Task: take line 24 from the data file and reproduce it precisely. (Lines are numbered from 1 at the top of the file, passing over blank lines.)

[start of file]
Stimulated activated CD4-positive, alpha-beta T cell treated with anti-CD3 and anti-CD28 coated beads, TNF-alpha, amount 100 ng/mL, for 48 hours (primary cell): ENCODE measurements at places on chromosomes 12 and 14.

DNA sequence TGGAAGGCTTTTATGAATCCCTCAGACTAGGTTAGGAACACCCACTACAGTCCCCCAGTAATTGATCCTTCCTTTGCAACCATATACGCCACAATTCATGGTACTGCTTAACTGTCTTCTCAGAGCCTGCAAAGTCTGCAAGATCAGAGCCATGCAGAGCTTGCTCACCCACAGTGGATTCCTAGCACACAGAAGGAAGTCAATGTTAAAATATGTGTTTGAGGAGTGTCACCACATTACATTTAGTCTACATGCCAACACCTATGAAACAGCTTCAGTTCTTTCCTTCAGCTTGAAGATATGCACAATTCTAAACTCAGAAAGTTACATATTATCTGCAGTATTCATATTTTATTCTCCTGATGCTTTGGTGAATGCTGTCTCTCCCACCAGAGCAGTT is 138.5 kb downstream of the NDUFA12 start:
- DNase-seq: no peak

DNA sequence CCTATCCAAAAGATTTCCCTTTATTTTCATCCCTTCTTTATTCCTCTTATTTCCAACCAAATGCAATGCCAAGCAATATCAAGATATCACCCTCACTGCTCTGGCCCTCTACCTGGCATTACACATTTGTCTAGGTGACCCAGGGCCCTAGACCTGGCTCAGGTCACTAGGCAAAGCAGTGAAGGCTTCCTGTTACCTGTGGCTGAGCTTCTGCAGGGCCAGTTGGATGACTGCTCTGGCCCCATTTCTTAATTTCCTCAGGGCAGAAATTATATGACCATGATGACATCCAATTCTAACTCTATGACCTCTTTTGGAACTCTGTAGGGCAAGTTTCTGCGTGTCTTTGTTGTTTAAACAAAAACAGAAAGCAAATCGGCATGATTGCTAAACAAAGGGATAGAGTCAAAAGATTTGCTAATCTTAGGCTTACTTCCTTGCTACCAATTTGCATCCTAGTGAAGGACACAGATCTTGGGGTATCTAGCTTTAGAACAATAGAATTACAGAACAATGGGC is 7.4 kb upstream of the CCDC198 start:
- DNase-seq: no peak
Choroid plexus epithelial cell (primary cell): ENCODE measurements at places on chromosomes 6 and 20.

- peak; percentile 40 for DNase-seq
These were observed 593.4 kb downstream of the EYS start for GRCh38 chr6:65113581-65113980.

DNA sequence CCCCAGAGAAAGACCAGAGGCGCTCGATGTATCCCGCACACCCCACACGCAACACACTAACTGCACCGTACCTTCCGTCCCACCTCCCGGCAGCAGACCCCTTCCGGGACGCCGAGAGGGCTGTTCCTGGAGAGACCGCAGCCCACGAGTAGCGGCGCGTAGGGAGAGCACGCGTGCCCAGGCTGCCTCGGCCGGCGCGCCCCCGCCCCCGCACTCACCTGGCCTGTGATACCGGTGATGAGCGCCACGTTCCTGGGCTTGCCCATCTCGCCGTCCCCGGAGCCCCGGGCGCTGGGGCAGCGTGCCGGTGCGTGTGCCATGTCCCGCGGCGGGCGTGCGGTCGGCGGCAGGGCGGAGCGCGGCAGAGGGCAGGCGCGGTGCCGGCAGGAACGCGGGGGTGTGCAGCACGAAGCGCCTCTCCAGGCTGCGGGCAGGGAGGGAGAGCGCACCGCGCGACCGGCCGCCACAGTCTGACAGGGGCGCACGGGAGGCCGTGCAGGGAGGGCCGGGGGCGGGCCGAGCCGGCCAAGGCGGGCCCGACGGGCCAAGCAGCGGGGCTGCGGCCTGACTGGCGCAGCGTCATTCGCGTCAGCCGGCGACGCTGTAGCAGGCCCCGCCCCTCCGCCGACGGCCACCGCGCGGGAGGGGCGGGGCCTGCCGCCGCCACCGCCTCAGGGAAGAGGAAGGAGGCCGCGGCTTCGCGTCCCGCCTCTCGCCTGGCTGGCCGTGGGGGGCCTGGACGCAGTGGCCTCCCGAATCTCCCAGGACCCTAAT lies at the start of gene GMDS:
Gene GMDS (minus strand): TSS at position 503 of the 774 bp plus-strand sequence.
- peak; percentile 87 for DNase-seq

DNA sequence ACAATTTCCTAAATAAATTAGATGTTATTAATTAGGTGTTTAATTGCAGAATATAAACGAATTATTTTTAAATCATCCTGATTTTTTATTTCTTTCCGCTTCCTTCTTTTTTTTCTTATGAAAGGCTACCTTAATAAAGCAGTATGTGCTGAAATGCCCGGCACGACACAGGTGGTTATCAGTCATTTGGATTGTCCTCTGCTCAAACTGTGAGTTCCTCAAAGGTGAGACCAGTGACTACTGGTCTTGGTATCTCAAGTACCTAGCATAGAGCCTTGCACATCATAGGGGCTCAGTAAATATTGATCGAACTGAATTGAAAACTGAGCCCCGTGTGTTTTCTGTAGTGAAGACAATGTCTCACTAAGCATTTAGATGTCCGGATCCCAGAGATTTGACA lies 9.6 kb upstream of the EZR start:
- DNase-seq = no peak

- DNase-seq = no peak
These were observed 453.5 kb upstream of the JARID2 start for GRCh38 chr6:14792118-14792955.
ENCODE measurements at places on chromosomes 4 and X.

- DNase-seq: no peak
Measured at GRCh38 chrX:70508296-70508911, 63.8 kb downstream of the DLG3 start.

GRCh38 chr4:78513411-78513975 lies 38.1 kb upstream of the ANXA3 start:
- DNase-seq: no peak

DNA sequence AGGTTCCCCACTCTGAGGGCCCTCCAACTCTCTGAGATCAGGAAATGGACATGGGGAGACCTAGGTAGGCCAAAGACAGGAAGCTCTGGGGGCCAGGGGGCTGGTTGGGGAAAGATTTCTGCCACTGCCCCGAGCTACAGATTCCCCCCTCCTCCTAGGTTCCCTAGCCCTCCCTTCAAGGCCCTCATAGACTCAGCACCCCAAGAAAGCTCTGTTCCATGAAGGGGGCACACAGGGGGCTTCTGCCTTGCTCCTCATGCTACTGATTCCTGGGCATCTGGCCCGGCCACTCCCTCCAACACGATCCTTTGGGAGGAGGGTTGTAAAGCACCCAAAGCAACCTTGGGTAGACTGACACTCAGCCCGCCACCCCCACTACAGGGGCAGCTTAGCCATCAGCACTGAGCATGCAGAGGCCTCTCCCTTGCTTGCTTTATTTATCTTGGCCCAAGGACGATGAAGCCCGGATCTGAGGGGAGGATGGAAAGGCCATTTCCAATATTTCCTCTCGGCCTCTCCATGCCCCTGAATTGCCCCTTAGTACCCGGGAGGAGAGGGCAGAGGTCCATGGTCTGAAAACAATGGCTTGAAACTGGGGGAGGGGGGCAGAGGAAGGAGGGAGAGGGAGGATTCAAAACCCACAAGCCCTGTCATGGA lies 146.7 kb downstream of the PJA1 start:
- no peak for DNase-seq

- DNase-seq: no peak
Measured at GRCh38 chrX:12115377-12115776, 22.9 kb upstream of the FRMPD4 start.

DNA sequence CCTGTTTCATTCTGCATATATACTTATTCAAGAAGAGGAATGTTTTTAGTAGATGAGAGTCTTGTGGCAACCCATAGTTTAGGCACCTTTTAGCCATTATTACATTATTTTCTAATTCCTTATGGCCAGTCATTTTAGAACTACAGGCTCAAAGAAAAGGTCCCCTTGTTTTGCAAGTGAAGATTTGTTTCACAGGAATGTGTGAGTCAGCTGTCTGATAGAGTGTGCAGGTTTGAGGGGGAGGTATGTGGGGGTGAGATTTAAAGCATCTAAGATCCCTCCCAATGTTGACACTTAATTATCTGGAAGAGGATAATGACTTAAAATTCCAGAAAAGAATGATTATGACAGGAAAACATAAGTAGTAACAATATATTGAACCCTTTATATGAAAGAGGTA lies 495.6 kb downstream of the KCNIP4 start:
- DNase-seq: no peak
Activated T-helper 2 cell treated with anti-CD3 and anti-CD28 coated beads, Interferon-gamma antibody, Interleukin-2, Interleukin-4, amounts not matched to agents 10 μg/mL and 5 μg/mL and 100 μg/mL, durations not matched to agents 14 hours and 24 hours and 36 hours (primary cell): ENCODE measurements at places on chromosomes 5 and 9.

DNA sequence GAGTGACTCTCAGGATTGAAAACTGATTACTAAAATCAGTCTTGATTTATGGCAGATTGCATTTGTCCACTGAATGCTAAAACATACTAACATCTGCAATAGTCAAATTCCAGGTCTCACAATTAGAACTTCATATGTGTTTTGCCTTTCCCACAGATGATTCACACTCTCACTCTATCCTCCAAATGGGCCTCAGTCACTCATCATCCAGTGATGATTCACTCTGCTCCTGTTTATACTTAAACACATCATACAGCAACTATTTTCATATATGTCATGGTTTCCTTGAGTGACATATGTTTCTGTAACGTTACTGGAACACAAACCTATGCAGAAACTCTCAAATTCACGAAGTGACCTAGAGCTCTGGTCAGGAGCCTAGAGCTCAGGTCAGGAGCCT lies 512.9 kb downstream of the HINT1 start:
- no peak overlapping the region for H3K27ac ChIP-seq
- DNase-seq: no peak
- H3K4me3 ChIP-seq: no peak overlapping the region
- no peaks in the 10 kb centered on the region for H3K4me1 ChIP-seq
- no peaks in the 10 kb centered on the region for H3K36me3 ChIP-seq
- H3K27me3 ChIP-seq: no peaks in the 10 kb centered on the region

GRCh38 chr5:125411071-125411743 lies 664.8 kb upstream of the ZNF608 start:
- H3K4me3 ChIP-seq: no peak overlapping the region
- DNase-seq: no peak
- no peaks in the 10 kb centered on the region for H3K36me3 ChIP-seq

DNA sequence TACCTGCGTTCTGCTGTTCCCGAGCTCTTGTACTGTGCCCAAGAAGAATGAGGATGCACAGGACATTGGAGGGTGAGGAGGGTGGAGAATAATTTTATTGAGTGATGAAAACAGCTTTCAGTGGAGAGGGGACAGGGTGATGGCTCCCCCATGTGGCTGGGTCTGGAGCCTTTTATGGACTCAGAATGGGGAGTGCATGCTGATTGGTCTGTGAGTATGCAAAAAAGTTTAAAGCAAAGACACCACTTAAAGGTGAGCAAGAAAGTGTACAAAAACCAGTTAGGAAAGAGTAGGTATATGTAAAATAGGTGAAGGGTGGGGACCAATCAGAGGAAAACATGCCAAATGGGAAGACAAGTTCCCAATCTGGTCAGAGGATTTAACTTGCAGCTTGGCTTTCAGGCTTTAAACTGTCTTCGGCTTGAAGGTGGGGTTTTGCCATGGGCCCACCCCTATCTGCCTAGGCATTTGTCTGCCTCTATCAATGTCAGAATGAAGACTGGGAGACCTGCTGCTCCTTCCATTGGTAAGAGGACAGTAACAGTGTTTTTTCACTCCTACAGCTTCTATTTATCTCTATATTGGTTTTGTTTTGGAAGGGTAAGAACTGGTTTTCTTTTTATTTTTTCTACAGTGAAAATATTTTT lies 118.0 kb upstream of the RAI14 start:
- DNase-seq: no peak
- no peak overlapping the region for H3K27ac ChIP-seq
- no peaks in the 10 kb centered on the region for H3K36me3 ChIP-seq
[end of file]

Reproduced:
Measured at GRCh38 chrX:12115377-12115776, 22.9 kb upstream of the FRMPD4 start.